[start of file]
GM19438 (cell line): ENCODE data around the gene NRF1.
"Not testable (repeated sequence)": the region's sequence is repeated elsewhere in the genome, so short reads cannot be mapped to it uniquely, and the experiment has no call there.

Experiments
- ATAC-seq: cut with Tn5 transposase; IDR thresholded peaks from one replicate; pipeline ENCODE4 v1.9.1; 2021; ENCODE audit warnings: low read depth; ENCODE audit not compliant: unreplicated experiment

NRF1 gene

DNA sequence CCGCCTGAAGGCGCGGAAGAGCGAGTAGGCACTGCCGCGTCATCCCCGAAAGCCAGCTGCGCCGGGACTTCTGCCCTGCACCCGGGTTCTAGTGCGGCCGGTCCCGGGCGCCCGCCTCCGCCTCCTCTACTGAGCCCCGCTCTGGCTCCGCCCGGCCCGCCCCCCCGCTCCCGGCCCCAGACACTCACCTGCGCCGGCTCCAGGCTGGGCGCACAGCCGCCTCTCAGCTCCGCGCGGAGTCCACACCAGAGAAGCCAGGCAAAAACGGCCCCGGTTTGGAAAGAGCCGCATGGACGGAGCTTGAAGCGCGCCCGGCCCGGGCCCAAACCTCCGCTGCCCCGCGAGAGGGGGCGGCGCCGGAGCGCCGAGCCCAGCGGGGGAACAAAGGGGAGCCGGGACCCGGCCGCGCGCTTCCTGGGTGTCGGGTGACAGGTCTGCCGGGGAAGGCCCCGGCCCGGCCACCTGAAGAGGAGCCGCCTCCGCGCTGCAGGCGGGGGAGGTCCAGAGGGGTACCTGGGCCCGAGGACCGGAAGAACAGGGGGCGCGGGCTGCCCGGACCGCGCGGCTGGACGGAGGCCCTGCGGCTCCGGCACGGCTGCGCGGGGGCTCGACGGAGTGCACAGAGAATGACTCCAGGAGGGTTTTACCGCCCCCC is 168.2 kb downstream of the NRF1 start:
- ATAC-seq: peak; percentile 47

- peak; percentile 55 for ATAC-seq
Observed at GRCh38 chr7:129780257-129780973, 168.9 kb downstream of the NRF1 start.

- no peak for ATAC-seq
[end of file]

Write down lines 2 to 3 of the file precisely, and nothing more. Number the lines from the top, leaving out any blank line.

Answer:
"Not testable (repeated sequence)": the region's sequence is repeated elsewhere in the genome, so short reads cannot be mapped to it uniquely, and the experiment has no call there.

Experiments